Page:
Everything you needed to know about Horseradish…and then some.

Horseradish Facts

Horseradish is a natural condiment that adds a distinctive pungent flavor to many foods. It's commonly used as a relish with meats and shellfish or as a spicy ingredient in many different sauces. Horseradish also gives zest to a variety of appetizers, canapés, relishes, dips, spreads, salads, salad dressings, sauces, and gravies.

Some professional chefs use horseradish generously in their dishes to give a "hot" taste to food; others find that a small amount of horseradish is sufficient to impart a subtle, delightful flavor that turns an ordinary dish into an extraordinary one.

What is horseradish?

  • Horseradish is a plant that comes from the mustard family.
  • Horseradish plants are perennial.
  • Horseradish roots can be grated for use as a condiment in a variety of dishes, sauces, dressings and marinades.
  • Horseradish delivers flavor to any meal without fat or cholesterol.
  • Silver Spring prepared horseradish is naturally preserved with vinegar and salt, and sometimes cream, to bring this intriguing herb to you in a convenient form.
  • Horseradish is one of the five bitter herbs for the Jewish Passover.

What makes horseradish hot?

The sharp and piquant flavor and the penetrating smell of horseradish become apparent when the root is grated or ground. This is because the root contains highly volatile oils which are released by enzyme activity when the root cells are crushed. If exposed to air or stored improperly, horseradish loses its pungency rapidly after grinding.

A more technical version

Horseradish has a relatively high concentration of glucosinalates stored in its roots. When the root cells are crushed by cutting, chewing or grating, enzymes are released that convert these glucosinalates into highly volatile oils called isothiocyanates. It is the isothiocyanate that gives horseradish its characteristic bite.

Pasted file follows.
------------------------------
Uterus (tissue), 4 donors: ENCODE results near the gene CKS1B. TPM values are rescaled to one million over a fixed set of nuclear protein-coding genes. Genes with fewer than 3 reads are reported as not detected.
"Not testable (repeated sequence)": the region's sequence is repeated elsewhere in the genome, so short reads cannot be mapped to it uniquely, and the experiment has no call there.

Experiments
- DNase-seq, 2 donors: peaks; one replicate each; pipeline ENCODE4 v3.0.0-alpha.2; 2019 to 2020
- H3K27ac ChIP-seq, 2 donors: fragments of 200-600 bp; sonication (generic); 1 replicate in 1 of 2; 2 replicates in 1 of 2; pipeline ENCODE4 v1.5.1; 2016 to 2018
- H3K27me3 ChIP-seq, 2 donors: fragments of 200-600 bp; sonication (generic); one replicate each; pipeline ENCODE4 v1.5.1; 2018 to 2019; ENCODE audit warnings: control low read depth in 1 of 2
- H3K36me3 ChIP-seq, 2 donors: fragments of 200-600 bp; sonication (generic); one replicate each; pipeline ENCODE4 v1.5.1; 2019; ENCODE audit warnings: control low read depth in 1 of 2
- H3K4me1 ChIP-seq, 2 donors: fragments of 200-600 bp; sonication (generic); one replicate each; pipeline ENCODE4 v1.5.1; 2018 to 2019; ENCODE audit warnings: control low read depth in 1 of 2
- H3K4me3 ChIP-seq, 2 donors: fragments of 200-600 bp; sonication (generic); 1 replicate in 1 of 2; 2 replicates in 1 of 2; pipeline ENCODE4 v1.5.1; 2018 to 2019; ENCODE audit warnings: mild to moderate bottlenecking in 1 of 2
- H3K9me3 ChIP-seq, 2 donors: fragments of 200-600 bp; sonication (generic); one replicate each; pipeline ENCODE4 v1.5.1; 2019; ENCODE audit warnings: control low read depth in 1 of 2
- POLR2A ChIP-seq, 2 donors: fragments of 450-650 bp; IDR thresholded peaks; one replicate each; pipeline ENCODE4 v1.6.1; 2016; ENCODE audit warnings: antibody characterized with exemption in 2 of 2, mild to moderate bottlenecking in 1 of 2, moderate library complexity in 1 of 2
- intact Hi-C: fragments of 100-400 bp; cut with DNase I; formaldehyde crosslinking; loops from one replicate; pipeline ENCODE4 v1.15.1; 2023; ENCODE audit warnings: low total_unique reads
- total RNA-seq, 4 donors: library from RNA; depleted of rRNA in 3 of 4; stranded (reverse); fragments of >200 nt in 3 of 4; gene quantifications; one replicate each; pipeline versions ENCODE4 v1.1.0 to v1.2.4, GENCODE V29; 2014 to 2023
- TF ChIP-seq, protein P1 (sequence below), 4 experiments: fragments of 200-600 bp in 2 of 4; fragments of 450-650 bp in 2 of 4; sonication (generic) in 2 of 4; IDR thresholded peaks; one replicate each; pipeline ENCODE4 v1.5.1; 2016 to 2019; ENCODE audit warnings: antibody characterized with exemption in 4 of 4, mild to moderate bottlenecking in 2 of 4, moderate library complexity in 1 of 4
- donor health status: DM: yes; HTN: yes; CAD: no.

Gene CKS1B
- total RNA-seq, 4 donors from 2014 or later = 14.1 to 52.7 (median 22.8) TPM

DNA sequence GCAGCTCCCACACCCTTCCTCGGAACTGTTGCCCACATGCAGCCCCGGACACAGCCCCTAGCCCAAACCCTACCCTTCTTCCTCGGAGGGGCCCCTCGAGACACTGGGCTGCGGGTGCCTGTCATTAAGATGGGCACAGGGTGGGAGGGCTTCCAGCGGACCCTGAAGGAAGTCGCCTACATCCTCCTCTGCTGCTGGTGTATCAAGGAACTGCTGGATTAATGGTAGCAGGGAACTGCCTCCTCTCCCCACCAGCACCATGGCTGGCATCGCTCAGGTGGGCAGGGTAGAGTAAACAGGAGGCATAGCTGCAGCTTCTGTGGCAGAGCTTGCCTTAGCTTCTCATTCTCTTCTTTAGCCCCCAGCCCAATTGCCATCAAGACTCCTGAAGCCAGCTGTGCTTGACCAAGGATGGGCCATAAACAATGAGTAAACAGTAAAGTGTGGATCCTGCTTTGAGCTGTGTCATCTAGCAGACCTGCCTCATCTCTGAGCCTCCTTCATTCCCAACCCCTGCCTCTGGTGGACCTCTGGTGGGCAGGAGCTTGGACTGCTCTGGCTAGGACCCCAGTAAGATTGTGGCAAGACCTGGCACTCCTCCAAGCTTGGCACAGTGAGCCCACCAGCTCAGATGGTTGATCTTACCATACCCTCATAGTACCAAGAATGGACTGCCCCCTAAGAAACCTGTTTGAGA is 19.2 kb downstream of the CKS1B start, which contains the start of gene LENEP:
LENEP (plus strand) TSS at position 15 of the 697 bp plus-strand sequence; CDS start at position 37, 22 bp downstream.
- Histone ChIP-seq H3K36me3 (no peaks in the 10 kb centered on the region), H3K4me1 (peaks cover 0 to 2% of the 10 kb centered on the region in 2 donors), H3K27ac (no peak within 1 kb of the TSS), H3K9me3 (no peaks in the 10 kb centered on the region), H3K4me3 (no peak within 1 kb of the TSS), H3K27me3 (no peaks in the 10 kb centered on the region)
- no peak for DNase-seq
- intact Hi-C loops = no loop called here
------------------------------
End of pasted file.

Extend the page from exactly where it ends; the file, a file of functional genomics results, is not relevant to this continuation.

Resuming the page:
Finer grinds of horseradish are usually hotter than courser grinds because more volatile oils have been released.

If freshly grated horseradish is exposed to air for long periods of time, kept out of refrigeration or stored improperly, it will lose its heat quickly.

Brown-looking horseradish usually means the product is old and will have lost most of its characteristic bite.

Keep horseradish cold to keep it hot!

To keep prepared horseradish (commercial or homemade) at its flavorful best, store it in a tightly covered jar in the refrigerator or in the freezer. It will keep its good quality for about four to six months in the refrigerator and longer in the freezer. Fresh roots may be stored for several months if they are placed in polyethylene bags and stored at 32°F to 38°F.

Where does the name horseradish come from?

There are many different theories on where the name horseradish comes from. We believe the name horseradish may have come from an English adaptation of its German name. In early times the plant grew wild in European coastal areas; the Germans called it "meerrettich," or "sea radish." The German word "meer" sounds like "mare" in English. Perhaps "mareradish" eventually became "horseradish."

The word "horseradish" first appeared in print in 1597 in John Gerarde's English herbal on medicinal plants.